DENVER (AP) – Colorado Republicans said no Wednesday to a Democratic idea to require hospitals to do more to tell patients what services they won’t provide.
Some in the GOP saw the measure as an attempt to single out religious health providers that won’t perform abortions or other reproductive services on moral grounds.
The sponsor of the bill, Democratic Rep. Crisanta Duran, of Denver, suggested changing the measure to remove references to “moral beliefs” and “religious convictions” as reasons why certain services aren’t offered. But Republicans on the committee still rejected the bill, which died on a 5-4 party-line vote Wednesday.
The measure passed the Democratic-controlled Senate last month.
“This is just about making sure the needs of the people of Colorado are met when it comes to health care,” Duran said. “It’s not about infringing on anybody’s religion.”
Republicans said that people who want a service not offered are free to go to another hospital.
Supporters of the disclosures tried in vain to persuade GOP lawmakers that many more procedures than abortions are sometimes not provided on moral grounds. Witnesses talked about tubal ligation, stem-cell research and end-of-life decisions. One witness gave emotional testimony about having to move her dying mother to a hospice because a hospital wouldn’t honor her mother’s do-not-resuscitate order.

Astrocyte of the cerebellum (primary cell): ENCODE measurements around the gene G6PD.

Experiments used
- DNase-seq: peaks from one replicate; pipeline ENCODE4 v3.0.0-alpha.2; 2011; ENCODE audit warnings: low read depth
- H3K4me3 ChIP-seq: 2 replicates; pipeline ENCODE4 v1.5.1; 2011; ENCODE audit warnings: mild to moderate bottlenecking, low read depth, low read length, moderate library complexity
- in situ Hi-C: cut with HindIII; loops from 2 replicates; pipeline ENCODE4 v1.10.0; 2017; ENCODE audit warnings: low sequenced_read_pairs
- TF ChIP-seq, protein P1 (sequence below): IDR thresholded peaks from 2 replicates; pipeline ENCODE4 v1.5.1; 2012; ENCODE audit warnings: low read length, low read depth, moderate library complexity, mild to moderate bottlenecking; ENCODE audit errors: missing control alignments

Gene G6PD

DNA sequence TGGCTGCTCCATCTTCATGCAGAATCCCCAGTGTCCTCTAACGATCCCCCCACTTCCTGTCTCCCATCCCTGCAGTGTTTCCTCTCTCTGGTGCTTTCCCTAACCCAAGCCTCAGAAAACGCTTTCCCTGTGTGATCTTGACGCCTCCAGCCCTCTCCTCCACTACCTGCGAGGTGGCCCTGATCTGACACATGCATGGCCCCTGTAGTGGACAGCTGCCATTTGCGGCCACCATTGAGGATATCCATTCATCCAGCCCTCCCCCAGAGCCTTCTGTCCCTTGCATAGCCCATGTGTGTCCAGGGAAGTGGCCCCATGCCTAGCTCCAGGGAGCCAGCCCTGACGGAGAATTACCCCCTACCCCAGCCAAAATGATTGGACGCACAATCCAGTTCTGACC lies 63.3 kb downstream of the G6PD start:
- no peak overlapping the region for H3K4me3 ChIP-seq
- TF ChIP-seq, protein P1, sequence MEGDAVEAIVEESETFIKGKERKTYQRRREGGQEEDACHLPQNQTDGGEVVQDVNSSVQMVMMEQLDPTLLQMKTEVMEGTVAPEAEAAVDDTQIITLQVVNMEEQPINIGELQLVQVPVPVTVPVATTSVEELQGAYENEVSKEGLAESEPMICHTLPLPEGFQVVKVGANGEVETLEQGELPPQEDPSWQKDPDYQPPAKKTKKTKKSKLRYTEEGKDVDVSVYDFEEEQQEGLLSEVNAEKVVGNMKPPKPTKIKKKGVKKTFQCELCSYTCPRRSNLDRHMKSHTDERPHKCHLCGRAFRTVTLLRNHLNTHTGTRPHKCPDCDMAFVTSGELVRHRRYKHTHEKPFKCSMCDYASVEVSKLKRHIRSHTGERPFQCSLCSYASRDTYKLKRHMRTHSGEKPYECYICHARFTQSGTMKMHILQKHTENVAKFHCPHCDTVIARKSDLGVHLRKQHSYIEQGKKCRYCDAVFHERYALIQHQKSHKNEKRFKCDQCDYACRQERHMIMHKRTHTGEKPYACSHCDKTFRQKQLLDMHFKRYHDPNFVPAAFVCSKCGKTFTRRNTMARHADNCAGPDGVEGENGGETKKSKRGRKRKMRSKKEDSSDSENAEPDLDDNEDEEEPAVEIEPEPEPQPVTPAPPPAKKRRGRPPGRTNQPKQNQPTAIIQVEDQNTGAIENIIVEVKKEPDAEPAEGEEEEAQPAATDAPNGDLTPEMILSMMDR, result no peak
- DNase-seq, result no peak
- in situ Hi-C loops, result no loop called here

“Hospitals have a right to their own policies, but I don’t believe they have the right to spring a policy on someone when they’re most vulnerable,” Peggy Gonder testified.
However, Republicans sided with hospital groups that called the disclosure requirements unnecessary.
Janet Stephens of the Colorado Hospital Association called the requirement “a costly burden” and said the disclosures would have “no positive impact on patient safety.”
“Most hospitals have protocols in place to inform patients about procedures that are not provided,” Stephens said.
LINK: Senate Bill 93
- By Kristen Wyatt, AP Writer
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